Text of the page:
Space Station Gets New Russian Module
The Russian Mini-Research Module 2 (MRM2), also known as Poisk, approaches the International Space Station for docking on Nov. 12, 2009.
Credit: NASA TV

Astronauts on the International Space Station welcomed the arrival of a brand-new Russian module Thursday, an orbital room adds more research space and an extra parking spot for visiting spacecraft.

The unmanned module Poisk, which means ?explore? in Russian, docked smoothly at a berth on top of the space station as they flew 222 miles (357 km) over northern Kazakhstan in Asia.

?The arrival of this new module for the Russian segment went great,? Russian cosmonaut Maxim Suarev radioed Mission Control in Moscow after the smooth docking. Suarev and fellow cosmonaut Roman Romanenko were poised to take remote control of the automated Poisk if the craft strayed off-course, but it flew true as expected.

The module docked at 10:41 a.m. EST (1541 GMT), just four days ahead of NASA?s own launch of the shuttle Atlantis to the orbiting laboratory. The six astronauts set to blast off on Atlantis Monday headed to NASA?s Kennedy Space Center in Florida today to prepare for their upcoming flight.

Poisk launched Tuesday and is the first new Russian addition to the space station since the 2001 launch of the Pirs docking compartment, which is due to be discarded in 2011, NASA officials said. The space station has been under construction since 1998.

More station parking

Also known as the Mini-Research Module 2, Poisk can serve as a vital fourth Russian docking port for the station, as well as an airlock for Russian spacewalks. It can also be used as research space or as a storage room, astronauts have said.

The station now has five docking ports in all, one on the American side for visiting shuttles and four on the Russian segment to host crew-carrying Soyuz vehicles and unmanned cargo ships. Unmanned Japanese cargo ships can also be attached to berthing points on the station?s American segment.

Because the space station?s full crew increased to six people this year, two Soyuz spacecraft are required to be docked at all times to serve as ferries to Earth and emergency lifeboats. Before Poisk?s arrival, that left only one remaining parking spot for cargo ships and other Soyuz vehicles bringing new crewmembers to the station.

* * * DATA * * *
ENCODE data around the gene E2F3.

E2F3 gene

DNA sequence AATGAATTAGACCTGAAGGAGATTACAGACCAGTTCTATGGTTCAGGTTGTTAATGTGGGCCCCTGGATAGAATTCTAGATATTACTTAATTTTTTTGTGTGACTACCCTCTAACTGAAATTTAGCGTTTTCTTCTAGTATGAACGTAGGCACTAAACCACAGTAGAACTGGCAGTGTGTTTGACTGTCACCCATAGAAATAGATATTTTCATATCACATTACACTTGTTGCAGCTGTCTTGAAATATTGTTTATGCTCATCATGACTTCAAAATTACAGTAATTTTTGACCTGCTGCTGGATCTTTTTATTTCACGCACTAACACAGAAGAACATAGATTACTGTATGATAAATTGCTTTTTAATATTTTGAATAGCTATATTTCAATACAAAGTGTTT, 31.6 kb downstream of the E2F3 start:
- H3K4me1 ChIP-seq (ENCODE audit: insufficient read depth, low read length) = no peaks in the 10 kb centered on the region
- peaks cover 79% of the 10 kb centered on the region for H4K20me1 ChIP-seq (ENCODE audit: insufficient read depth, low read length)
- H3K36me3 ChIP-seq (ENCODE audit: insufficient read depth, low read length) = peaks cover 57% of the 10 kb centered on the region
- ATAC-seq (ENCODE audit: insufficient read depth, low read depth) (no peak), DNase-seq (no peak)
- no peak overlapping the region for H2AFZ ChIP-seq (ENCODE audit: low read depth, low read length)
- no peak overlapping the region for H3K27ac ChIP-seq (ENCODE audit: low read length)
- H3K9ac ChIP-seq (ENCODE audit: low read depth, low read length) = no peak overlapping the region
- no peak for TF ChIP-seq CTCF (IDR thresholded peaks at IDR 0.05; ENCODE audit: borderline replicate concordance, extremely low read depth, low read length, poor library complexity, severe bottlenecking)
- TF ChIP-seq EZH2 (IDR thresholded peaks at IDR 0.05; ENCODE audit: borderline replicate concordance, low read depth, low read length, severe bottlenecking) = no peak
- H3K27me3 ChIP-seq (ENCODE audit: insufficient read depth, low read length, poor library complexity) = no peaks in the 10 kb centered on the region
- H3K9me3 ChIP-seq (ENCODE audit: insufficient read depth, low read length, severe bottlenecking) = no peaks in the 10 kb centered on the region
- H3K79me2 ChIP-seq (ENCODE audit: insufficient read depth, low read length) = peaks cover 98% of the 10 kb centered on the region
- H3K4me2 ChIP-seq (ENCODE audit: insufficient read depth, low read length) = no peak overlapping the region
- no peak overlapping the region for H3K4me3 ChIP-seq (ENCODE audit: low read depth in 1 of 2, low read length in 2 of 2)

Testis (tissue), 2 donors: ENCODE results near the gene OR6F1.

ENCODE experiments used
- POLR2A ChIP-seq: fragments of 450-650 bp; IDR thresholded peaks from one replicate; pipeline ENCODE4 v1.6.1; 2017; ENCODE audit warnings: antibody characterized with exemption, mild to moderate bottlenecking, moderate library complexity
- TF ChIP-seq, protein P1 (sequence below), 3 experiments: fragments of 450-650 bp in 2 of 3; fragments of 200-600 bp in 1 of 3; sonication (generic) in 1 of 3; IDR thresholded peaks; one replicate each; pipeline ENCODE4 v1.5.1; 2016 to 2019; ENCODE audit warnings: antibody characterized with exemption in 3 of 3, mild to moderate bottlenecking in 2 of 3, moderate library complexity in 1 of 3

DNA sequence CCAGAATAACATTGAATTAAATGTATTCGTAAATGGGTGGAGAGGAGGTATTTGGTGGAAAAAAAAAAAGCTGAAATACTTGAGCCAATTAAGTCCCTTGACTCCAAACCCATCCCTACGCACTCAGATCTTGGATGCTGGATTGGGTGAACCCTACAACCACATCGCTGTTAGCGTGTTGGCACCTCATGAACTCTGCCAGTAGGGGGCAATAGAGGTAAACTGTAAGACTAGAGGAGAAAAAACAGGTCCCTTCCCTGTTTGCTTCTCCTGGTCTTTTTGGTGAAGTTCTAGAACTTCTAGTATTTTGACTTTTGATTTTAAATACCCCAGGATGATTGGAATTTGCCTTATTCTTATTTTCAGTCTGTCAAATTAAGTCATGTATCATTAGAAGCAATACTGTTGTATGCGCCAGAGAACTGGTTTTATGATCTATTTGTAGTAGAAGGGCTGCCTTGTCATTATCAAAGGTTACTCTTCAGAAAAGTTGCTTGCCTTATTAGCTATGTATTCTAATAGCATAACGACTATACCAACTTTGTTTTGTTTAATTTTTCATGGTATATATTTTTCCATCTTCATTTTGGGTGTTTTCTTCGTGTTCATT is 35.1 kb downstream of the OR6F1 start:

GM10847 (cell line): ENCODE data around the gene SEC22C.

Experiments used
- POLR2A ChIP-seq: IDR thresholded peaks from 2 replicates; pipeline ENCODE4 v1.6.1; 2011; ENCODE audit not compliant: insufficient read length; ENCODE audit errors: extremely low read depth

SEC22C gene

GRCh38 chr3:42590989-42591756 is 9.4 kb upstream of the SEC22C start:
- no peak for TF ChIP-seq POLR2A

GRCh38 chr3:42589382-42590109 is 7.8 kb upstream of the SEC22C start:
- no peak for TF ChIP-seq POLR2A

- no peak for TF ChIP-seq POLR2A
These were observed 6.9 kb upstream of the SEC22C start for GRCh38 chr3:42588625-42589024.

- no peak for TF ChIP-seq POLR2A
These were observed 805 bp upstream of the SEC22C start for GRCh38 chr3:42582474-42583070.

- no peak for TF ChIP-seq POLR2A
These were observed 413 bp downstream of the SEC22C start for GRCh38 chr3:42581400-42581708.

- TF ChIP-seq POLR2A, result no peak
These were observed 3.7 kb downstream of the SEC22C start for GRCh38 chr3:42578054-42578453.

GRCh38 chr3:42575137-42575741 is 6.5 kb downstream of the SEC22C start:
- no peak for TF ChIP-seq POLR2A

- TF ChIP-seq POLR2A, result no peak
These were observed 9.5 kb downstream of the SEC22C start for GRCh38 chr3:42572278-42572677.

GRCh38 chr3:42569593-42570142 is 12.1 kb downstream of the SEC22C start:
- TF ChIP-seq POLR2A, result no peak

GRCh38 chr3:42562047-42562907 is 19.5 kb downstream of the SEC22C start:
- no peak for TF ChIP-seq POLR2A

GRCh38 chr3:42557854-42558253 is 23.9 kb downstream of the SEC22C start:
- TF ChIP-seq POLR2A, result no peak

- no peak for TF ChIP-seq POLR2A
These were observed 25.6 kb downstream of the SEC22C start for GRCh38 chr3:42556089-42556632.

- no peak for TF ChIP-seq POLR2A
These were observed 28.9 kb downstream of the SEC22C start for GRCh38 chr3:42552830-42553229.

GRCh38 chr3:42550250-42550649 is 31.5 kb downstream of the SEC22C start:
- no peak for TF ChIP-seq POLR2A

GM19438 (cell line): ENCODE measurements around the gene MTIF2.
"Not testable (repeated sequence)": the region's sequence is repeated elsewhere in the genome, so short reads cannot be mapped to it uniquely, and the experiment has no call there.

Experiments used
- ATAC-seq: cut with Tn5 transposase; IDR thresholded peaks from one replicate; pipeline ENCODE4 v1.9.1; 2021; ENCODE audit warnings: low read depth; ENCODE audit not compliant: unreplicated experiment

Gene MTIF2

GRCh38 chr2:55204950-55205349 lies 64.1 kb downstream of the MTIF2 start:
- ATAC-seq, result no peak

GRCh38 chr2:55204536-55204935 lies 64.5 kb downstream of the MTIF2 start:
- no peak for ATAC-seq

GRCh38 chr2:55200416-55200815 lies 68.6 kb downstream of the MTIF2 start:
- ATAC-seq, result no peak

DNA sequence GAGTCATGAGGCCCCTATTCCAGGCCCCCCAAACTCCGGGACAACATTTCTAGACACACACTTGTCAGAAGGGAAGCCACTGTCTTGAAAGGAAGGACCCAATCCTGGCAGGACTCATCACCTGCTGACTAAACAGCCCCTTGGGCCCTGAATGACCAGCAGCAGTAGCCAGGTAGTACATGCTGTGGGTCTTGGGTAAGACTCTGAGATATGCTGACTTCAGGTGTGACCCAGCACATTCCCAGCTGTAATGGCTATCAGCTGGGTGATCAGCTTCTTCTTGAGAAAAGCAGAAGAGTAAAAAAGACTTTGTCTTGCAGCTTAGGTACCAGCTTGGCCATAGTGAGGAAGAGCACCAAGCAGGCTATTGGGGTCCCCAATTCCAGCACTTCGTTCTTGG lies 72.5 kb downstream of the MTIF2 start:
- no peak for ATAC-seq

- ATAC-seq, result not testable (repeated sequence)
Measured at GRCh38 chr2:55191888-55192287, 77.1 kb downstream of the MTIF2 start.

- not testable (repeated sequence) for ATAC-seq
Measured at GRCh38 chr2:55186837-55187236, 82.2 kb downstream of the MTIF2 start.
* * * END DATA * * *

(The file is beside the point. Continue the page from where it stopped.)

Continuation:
Poisk?s rooftop docking port should ease traffic concerns for flights to and from the station, NASA officials have said.

?Having four ports is a really big deal,? NASA?s deputy space station program manager Kirk Shireman told SPACE.com. ??It gives us a lot of flexibility.?

The Poisk module is just over 13 feet (4 meters) long, about 8 feet (2.5 meters) wide and weighs about 8,000 pounds (17,636 kg). It has about 380 cubic feet (10.7 cubic meters) of actual living space inside. The station room launched with about 1,764 pounds (800 kg) of cargo for the station?s six-person crew.

NASA spokesperson Rob Navias said the supplies delivered aboard Poisk includes water supply gear, crew hygiene supplies, medical equipment, personal items and spare parts.

Spacewalk ahead

It will take some time before Poisk is ready to host visiting spacecraft or spacewalks.

First, the module?s rocket engine section must detach in December to clear the top-mounted docking port. Russian cosmonauts will perform a spacewalk in January to outfit the port to accommodate spacecraft, then make the first docking later that month, mission managers said.

?It?s going to be a new capability for us,? Shireman said, adding that Soyuz crews will now be able to see the Earth behind the station when they dock at Poisk. ?We?ll have neat views of the station that we haven?t seen before.?

Poisk is one of three new Russian modules to be launched to the station over the next two years, NASA officials said. Its counterpart, the still-unnamed Mini-Research Module 1, will be delivered in May 2010 aboard NASA?s shuttle Atlantis. Poisk launched first because it was ready earlier.

A much larger room, currently called the Multipurpose Laboratory Module, is slated to launch in 2011 to replace Pirs, NASA officials added.

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